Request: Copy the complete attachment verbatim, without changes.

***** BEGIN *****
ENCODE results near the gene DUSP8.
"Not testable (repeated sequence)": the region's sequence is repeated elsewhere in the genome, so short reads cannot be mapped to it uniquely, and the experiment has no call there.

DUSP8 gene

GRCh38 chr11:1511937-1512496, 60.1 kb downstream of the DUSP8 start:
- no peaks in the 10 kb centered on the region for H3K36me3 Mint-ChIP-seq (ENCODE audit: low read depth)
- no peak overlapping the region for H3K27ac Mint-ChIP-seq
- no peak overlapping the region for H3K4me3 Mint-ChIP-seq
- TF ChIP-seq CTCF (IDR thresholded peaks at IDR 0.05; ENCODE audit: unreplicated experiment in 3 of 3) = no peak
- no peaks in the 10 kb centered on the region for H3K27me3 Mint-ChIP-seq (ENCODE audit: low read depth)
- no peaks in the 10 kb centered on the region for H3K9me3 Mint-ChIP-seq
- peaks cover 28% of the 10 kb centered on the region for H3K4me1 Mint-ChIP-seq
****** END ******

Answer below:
ENCODE results near the gene DUSP8.
"Not testable (repeated sequence)": the region's sequence is repeated elsewhere in the genome, so short reads cannot be mapped to it uniquely, and the experiment has no call there.

DUSP8 gene

GRCh38 chr11:1511937-1512496, 60.1 kb downstream of the DUSP8 start:
- no peaks in the 10 kb centered on the region for H3K36me3 Mint-ChIP-seq (ENCODE audit: low read depth)
- no peak overlapping the region for H3K27ac Mint-ChIP-seq
- no peak overlapping the region for H3K4me3 Mint-ChIP-seq
- TF ChIP-seq CTCF (IDR thresholded peaks at IDR 0.05; ENCODE audit: unreplicated experiment in 3 of 3) = no peak
- no peaks in the 10 kb centered on the region for H3K27me3 Mint-ChIP-seq (ENCODE audit: low read depth)
- no peaks in the 10 kb centered on the region for H3K9me3 Mint-ChIP-seq
- peaks cover 28% of the 10 kb centered on the region for H3K4me1 Mint-ChIP-seq